The United States recovered thousands of old chemical weapons in Iraq from 2004 to 2009 and destroyed almost all of them in secret and via open-air detonation, according to a written summary of its activities prepared by the Organization for the Prohibition of Chemical Weapons, the international body that monitors implementation of the global chemical weapons treaty. The 30-page summary, prepared after quietly held meetings between the organization’s technical staff and American officials in Washington in 2009, was provided to The New York Times by the Pentagon on Friday. It included a table disclosing limited details on 95 separate recoveries and destructions of chemical warheads, shells or aviation bombs, for a total of 4,530 munitions from May 2004 through February 2009 — a period of often intense fighting in Iraq.
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Entrenched corruption in the Iraqi military and police forces is undermining the fight against the Islamic State militant group. The US is seeking to empower Iraqi forces and Sunni tribes by funneling more than $1 billion in supplies and weapons through the government in Baghdad. "But some of the weaponry recently supplied by the army has already ended up on the black market and in the hands of Islamic State fighters, according to Iraqi officers and lawmakers," The New York Times reports. "American officials directed questions to the Iraqi government." Tribes argue that the US should arm them directly, but the Shia-dominated Iraqi government and its main backer, Iran, are wary of bolstering Sunni groups.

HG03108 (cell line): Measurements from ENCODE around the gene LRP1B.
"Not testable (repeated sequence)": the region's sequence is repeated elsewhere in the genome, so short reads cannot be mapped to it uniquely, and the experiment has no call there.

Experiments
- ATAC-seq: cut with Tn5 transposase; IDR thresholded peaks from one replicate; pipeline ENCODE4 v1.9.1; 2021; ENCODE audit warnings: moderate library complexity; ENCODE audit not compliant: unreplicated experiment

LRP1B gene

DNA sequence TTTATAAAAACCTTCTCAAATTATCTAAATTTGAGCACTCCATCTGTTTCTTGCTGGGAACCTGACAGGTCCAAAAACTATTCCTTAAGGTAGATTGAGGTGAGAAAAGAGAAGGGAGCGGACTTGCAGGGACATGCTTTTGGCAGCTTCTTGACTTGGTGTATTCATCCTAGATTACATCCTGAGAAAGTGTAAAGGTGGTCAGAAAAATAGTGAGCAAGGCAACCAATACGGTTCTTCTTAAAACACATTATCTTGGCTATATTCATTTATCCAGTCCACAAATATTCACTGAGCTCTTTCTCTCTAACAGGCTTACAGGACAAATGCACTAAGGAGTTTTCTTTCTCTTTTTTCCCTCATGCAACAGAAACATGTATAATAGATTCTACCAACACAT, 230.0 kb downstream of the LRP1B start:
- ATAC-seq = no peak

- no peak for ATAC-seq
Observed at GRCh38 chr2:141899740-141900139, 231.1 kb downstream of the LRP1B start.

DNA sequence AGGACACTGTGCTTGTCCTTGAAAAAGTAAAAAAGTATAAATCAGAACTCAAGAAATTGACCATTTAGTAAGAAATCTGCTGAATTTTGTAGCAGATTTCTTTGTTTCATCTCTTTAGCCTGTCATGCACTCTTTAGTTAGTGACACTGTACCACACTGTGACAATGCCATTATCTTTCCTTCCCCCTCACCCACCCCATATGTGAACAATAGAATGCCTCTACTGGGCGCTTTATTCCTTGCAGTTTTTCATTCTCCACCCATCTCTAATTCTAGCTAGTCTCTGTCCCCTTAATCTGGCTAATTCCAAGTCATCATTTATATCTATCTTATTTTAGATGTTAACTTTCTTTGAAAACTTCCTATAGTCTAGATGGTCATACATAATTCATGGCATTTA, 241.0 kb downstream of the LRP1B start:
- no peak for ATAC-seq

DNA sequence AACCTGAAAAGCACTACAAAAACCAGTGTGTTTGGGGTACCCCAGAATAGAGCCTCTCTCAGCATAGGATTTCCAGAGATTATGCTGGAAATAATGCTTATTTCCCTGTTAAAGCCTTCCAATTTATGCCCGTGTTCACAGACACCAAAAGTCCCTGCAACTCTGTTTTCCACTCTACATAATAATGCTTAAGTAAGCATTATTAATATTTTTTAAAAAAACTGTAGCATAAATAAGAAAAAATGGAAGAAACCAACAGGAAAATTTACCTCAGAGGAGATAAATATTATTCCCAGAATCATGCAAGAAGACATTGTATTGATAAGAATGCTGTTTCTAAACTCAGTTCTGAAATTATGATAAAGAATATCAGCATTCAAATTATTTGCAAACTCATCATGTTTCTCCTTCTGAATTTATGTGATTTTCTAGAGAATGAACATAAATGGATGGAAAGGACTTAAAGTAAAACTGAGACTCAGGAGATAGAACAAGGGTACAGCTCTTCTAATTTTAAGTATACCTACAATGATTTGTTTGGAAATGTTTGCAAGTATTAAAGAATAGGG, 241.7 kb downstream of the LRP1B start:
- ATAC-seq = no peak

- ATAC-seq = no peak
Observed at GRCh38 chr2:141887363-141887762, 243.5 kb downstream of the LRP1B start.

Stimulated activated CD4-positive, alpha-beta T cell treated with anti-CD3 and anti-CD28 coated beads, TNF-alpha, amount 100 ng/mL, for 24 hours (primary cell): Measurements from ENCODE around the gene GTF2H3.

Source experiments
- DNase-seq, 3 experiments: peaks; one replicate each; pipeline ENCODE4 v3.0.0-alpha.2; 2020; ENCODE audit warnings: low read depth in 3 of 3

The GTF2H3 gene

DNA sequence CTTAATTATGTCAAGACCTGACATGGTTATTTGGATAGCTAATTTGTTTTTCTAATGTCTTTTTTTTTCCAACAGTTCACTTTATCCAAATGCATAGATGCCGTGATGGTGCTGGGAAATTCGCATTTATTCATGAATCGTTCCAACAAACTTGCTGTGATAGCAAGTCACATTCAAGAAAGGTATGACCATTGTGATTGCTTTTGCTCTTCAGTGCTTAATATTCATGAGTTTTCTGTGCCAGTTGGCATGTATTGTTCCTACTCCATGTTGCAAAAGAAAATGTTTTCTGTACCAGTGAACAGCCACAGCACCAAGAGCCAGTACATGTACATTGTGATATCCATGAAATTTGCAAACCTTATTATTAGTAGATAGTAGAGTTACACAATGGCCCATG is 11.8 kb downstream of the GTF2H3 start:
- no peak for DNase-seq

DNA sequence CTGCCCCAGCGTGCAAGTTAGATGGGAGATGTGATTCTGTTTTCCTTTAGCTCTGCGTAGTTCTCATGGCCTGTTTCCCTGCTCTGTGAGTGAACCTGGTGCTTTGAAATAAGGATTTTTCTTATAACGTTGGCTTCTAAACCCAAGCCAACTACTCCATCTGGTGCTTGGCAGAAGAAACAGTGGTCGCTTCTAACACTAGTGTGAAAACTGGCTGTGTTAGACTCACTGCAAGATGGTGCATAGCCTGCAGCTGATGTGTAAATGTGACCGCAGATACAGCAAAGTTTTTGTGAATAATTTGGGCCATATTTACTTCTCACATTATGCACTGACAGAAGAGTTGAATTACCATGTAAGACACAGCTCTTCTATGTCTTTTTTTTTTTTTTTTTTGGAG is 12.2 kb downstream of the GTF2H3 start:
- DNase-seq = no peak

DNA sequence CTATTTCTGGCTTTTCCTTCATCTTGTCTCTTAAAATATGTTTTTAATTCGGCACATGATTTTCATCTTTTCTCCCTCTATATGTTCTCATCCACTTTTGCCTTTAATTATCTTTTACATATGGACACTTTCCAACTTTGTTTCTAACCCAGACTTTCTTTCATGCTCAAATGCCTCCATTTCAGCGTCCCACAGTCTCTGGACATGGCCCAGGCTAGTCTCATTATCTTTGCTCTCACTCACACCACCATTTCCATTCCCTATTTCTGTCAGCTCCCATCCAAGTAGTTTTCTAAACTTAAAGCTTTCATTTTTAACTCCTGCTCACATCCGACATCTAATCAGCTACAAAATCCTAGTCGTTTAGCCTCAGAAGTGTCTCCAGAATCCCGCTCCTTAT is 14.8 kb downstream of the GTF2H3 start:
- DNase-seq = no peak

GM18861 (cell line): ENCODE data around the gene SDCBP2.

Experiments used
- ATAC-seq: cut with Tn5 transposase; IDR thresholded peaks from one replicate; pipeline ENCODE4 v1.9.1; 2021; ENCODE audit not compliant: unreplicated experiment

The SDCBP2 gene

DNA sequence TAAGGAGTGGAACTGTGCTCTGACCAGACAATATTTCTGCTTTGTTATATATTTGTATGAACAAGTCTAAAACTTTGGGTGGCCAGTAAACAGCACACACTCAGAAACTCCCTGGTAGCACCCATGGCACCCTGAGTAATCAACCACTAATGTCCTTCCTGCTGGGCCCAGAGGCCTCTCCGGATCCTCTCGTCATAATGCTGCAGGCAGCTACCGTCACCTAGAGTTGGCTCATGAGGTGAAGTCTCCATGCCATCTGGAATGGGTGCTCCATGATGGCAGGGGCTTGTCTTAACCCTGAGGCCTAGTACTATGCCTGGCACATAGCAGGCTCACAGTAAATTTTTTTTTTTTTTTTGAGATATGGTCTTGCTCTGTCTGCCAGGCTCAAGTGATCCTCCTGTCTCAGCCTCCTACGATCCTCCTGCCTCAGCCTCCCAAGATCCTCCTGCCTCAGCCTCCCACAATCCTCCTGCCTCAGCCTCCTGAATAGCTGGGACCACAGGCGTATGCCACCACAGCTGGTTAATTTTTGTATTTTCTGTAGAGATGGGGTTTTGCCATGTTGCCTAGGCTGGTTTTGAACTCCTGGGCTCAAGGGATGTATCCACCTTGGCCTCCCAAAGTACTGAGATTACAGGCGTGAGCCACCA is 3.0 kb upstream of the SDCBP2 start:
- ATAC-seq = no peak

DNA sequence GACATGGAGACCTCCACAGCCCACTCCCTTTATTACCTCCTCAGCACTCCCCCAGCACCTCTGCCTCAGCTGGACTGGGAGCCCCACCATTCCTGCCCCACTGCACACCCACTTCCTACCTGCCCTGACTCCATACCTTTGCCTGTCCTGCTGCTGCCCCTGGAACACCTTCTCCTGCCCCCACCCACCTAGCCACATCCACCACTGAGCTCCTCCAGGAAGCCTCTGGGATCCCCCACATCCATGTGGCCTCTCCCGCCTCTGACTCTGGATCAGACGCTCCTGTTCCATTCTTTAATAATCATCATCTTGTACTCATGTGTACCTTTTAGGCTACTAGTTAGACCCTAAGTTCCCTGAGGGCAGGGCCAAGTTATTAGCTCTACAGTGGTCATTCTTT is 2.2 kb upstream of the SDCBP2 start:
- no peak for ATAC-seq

One Iraqi general is known as “chicken guy” because of his reputation for selling his soldiers’ poultry provisions. Another is “arak guy,” for his habit of enjoying that anis-flavored liquor on the job. A third is named after Iraq’s 10,000-dinar bills, “General Deftar,” and is infamous for selling officer commissions. They are just a few of the faces of the entrenched corruption of the Iraqi security forces, according to Iraqi officers and lawmakers as well as American officials. The Iraqi military and police forces had been so thoroughly pillaged by their own corrupt leadership that they all but collapsed this spring in the face of the advancing militants of the Islamic State — despite roughly $25 billion worth of American training and equipment over the past 10 years and far more from the Iraqi treasury.
A car bomb explosion at a bus terminal south of Baghdad has killed at least five people and injured seven others, police sources told Al Jazeera. The attack took place on Sunday morning in the town of Yusufiyah, 20km south of the capital, police officials said. All officials spoke on condition of anonymity, because they were not authorised to speak to journalists. No one immediately claimed responsibility for the blast. Iraq is facing its worst crisis since the 2011 withdrawal of US troops as the Islamic State of Iraq and the Levant (ISIL) group is in control of about a third of the country.